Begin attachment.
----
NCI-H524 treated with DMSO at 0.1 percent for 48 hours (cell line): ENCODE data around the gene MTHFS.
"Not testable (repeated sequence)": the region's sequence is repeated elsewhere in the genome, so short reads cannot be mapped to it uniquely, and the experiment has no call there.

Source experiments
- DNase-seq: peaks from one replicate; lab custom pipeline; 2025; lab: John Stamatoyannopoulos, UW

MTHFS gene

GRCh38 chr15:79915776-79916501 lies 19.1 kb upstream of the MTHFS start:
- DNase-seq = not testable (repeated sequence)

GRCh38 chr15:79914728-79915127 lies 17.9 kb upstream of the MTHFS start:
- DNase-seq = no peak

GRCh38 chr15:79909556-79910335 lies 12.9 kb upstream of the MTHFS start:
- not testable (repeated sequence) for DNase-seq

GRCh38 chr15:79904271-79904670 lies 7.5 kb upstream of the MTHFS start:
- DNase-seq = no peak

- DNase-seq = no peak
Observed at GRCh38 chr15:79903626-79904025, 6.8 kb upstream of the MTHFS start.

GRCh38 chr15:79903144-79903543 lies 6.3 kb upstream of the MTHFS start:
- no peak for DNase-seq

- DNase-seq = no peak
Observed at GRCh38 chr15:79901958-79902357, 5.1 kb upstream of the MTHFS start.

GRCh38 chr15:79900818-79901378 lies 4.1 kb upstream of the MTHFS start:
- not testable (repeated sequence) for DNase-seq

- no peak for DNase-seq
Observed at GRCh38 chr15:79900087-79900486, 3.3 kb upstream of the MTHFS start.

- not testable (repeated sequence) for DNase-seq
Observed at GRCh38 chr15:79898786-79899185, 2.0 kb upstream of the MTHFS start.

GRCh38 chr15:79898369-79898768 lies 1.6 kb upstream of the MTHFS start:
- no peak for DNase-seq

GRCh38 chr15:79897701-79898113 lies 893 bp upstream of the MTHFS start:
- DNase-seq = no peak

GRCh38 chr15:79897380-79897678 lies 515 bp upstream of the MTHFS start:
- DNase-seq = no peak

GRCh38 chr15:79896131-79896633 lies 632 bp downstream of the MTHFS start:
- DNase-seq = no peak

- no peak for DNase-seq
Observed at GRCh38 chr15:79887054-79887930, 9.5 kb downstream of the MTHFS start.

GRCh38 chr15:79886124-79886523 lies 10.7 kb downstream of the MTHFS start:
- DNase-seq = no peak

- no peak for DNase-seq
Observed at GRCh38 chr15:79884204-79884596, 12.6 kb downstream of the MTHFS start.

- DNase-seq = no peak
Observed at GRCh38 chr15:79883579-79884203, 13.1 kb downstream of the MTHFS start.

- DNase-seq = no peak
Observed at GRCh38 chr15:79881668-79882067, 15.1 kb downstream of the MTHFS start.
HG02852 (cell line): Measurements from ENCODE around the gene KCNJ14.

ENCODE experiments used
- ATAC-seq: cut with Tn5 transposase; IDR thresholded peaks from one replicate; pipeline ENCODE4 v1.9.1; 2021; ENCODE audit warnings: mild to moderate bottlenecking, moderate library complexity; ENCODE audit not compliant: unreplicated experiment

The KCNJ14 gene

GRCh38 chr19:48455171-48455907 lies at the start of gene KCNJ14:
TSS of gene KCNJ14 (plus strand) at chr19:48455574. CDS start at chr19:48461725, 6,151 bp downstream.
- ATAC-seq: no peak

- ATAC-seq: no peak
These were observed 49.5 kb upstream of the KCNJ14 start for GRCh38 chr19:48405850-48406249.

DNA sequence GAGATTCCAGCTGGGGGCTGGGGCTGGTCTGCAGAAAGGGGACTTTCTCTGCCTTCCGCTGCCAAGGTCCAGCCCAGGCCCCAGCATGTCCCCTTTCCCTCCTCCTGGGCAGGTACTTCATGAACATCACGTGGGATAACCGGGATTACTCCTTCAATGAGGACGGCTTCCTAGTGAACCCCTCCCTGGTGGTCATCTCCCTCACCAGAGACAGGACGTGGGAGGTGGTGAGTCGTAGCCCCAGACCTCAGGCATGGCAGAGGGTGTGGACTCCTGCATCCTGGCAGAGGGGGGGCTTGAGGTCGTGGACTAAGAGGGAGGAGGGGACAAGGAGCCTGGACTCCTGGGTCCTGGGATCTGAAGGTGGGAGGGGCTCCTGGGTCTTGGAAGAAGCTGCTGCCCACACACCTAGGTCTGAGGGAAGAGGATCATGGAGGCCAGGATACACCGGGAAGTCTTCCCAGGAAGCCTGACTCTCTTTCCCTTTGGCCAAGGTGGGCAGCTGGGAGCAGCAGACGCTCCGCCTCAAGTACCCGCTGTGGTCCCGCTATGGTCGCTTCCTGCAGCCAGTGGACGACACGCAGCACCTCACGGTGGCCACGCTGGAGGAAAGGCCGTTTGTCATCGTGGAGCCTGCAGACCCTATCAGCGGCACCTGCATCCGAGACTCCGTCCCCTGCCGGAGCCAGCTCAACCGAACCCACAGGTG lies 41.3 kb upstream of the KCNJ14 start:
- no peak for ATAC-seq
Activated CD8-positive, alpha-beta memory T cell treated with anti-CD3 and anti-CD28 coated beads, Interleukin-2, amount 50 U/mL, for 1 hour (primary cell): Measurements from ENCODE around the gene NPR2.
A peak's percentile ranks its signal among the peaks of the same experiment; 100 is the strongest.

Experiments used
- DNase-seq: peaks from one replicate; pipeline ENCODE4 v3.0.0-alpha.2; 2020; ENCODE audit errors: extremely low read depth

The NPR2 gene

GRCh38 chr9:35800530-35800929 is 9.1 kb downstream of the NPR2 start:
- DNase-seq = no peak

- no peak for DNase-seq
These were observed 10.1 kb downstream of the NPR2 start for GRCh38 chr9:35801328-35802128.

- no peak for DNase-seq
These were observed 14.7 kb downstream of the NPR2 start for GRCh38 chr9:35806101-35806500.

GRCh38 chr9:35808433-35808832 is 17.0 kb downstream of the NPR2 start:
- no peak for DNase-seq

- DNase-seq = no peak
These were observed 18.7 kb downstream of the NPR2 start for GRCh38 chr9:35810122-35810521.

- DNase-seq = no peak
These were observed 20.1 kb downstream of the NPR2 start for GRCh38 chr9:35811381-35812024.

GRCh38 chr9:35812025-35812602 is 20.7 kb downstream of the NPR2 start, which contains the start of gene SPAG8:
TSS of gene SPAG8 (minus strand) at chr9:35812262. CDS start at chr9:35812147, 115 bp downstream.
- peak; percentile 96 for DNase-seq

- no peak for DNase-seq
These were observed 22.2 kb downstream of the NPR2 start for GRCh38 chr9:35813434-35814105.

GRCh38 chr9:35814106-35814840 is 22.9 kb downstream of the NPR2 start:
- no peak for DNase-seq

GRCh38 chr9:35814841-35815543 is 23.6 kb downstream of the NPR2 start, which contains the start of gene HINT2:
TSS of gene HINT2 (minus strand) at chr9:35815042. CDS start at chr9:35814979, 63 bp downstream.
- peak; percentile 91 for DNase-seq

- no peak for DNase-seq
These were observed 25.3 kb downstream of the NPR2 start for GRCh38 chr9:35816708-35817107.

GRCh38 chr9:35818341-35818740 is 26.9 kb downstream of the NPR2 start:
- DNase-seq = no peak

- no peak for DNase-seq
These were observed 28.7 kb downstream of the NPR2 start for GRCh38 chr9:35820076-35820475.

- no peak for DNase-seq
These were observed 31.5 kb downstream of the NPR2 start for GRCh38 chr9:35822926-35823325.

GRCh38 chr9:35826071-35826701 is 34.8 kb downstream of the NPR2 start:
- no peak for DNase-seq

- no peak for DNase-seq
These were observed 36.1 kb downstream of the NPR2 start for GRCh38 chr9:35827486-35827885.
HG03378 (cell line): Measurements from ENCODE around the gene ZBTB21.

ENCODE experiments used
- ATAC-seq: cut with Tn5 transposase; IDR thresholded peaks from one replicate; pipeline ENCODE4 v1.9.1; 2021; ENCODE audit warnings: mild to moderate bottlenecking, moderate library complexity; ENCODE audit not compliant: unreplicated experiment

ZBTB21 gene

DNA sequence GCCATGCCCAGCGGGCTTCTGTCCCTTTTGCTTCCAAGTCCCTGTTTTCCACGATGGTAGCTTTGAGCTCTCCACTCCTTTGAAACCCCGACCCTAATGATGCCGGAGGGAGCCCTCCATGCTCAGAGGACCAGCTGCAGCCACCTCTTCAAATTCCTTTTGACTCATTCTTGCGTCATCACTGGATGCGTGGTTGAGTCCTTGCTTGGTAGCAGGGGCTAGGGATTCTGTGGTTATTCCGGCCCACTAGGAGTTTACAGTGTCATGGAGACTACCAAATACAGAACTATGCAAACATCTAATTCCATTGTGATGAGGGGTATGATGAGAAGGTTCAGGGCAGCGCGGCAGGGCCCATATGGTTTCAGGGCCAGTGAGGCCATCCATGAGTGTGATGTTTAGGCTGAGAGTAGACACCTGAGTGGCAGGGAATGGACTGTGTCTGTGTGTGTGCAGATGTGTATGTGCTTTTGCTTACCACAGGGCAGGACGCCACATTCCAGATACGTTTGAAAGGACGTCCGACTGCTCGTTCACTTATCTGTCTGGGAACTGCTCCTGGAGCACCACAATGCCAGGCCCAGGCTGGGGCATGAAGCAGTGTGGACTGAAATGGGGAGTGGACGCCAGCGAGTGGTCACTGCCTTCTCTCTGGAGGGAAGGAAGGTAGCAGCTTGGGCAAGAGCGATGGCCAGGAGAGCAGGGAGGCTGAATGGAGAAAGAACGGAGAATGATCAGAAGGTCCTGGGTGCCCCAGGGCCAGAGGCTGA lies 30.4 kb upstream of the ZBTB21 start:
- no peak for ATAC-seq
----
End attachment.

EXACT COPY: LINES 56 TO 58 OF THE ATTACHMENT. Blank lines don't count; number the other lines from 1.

A peak's percentile ranks its signal among the peaks of the same experiment; 100 is the strongest.

Experiments used
- DNase-seq: peaks from one replicate; pipeline ENCODE4 v3.0.0-alpha.2; 2020; ENCODE audit errors: extremely low read depth